The legislative provisions governing vacation leave in T&T are limited.
In the public sector, provisions governing vacation leave are set out in the individual pieces of legislation that deal with each service (eg the Civil Service Act, Police Service Act and Fire Service Act).
In the private sector, a handful of industries, including the restaurant and catering industry, are governed by Minimum Wages Orders which entitle employees in those industries to a prescribed amount of paid annual vacation leave. For employees falling outside of those specific services and industries—in other words, the majority of the T&T workforce—there are no statutory provisions that expressly deal with vacation leave.
Does this mean that the majority of employees in T&T have no legal entitlement to paid vacation leave? The answer is not so simple.
Our Industrial Court has recognised in its judgments that international labour standards, as promulgated by the International Labour Organisation (ILO), require employers to provide employees with a reasonable period of paid vacation leave in order to enable them to rest and recuperate. An argument could also be made that allowing employees a reasonable period of rest and recuperation is part and parcel of an employer’s general duty under the common law and the Occupational Safety and Health Act to ensure the safety, health and welfare of its employees.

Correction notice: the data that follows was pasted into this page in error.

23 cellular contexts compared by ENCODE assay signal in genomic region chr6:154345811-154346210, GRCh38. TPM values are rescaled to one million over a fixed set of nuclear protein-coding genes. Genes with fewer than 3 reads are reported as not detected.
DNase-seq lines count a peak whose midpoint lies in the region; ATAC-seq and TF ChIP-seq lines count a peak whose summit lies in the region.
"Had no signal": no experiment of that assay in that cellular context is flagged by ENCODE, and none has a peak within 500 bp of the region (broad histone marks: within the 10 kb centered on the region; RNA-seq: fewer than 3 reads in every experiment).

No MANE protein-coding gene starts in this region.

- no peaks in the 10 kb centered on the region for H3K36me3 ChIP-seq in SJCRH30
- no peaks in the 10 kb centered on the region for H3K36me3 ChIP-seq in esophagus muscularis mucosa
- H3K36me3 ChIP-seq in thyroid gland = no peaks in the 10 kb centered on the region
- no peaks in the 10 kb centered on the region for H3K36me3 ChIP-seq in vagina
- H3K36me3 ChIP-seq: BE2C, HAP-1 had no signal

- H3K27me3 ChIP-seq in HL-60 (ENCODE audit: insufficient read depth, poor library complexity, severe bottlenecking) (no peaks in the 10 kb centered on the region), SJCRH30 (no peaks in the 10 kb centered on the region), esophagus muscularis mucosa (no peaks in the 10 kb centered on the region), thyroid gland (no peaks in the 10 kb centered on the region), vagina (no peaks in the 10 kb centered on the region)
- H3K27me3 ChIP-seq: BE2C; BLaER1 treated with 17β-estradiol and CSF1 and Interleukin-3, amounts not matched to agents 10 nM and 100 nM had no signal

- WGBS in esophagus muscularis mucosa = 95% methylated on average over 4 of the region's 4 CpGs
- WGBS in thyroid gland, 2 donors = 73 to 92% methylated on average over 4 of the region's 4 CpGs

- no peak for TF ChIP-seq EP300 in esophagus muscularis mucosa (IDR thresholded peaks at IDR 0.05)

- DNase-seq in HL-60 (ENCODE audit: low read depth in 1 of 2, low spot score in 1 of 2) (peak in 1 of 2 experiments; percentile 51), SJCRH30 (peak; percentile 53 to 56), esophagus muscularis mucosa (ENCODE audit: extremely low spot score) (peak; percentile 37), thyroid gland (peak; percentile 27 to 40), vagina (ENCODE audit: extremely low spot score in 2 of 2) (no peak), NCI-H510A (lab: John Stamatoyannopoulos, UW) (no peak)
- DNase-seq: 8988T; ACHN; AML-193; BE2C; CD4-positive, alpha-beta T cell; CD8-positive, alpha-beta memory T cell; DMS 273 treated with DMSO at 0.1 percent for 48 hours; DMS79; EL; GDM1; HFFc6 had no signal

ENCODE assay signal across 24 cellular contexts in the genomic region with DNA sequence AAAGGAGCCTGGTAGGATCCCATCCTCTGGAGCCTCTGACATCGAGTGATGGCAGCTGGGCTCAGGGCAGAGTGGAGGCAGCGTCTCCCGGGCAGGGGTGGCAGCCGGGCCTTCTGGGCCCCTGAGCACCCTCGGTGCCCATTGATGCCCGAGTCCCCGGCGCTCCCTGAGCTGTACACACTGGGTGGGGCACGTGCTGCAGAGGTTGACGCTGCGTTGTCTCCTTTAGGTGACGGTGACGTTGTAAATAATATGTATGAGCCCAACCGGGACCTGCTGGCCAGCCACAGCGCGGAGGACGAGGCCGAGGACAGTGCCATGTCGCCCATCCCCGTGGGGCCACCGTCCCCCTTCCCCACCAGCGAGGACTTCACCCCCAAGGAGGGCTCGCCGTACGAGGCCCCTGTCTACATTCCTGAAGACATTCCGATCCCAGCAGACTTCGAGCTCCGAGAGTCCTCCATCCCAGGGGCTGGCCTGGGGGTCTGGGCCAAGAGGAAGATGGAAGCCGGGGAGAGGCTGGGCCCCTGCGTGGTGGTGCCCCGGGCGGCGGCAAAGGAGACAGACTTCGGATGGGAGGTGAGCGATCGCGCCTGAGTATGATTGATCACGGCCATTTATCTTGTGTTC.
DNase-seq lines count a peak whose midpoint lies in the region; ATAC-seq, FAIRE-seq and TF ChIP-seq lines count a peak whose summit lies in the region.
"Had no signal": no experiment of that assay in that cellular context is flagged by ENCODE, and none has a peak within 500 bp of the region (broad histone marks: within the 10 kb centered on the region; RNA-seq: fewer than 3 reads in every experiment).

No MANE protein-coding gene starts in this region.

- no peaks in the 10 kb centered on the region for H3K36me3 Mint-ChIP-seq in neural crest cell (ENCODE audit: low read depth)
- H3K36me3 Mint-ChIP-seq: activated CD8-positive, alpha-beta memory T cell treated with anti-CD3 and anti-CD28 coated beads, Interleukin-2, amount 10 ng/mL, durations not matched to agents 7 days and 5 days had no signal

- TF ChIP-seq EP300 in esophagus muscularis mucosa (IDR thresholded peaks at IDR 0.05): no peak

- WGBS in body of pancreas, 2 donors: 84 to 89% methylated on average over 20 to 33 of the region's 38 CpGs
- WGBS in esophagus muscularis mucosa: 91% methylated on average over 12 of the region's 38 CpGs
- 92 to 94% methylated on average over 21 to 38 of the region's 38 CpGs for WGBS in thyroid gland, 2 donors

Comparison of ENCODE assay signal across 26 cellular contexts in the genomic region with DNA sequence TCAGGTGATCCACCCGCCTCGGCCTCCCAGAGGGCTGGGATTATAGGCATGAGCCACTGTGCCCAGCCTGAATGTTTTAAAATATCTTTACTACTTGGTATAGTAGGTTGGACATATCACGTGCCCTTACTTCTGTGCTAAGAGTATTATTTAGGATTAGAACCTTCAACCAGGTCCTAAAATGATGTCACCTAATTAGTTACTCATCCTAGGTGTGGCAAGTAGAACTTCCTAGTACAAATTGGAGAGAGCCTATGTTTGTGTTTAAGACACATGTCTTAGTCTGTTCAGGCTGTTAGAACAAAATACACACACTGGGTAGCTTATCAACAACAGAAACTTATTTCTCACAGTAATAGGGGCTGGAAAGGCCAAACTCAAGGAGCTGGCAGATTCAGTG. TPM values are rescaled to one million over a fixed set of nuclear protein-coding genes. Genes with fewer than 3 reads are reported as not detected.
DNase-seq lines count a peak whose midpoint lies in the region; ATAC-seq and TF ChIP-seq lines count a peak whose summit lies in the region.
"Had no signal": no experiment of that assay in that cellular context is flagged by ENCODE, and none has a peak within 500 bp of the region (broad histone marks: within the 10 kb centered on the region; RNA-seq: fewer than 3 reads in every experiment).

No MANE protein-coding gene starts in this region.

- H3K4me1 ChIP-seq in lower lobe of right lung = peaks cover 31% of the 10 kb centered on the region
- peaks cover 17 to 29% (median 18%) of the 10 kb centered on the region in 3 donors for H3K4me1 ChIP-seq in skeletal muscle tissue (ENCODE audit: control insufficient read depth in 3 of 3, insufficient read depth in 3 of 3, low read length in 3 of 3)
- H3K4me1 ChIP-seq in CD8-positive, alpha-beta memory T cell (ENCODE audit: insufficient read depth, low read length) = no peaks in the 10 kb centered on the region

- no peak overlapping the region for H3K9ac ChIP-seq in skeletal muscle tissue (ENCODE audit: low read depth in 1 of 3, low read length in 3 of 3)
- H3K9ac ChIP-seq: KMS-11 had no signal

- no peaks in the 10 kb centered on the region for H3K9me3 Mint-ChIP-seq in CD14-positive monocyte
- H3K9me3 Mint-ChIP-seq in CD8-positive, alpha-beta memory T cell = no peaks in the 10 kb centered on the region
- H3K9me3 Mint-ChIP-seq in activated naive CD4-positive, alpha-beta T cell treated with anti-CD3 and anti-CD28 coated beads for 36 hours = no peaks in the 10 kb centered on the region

It can be said that employers do have a general duty to provide employees with a ‘reasonable’ period of paid vacation leave.
However, the actual amount of leave that they are obligated to provide, and the way that employees can actually utilise that leave in practice, is not governed by legislation or regulation. It is therefore important for employers to have a vacation leave policy that expressly deals with such issues.
The ineffective management of employee vacation leave can have a significant and negative impact on business.